Richard Heinrich's Bridge stands over ten feet tall and was made in 1983 from steel plate, cut and welded into an angular geometric composition. When viewing the abstract metal work from one side, three main sections become apparent. However, when one walks to the opposite side, a more complex pattern is revealed, as the sections are further divided with smaller rectangles. Segments are arranged to purposely set up an interplay of negative space and intersecting planes. The open area at the bottom lightens the work and lifts it up off the plane of the ground. The raw surface of this industrial metal has been allowed to rust forming a uniform, cohesive unit.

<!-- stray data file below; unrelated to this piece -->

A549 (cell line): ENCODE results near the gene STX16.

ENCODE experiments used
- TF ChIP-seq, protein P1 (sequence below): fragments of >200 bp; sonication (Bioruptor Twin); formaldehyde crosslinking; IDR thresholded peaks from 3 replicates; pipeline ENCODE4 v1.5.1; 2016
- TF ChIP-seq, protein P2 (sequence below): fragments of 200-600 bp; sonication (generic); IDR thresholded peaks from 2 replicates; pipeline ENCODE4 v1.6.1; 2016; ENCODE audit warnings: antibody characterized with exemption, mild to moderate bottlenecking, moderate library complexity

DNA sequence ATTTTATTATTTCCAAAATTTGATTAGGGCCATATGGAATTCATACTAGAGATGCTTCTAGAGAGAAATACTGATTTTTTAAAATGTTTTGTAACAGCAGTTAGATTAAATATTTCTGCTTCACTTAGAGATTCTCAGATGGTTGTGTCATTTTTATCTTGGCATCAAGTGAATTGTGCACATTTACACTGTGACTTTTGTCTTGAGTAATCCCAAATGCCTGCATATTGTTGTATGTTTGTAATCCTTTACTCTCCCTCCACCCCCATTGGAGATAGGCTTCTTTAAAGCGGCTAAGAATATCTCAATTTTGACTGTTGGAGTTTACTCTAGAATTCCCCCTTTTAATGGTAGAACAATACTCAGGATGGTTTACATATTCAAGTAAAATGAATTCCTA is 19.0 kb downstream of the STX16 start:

Other works by Heinrich can be seen in the collections at The Donald M. Kendall Sculpture Gardens at PepsiCo in Purchase, New York; Jane Voorhees Zimmerli Art Museum at Rutgers University, New Brunswick campus; the New York Public Library in Manhattan; Herbert F. Johnson Museum of Art at Cornell University, Ithaca, New York; and at corporate headquarters and private homes across the country. He has exhibited his sculptures at a variety of shows including the Boulder Museum of Contemporary Art in Colorado, the Cleveland Center for Contemporary Art in Ohio, Hofstra University in Hempstead on Long Island, Manhattan Community College, and at Pier Walk 98 in Chicago. Works on paper by Heinrich also have been shown at many galleries and museums, including the American Craft Museum and The Art Club, both in New York City.
More information on this artist can be found at http://www.richardheinrich.com/.
130" x 48" x 30"
Courtesy of The Sculpture Foundation, Inc.
Gift of Judith and Alvin Krauss
Photo: Ricardo Barros.com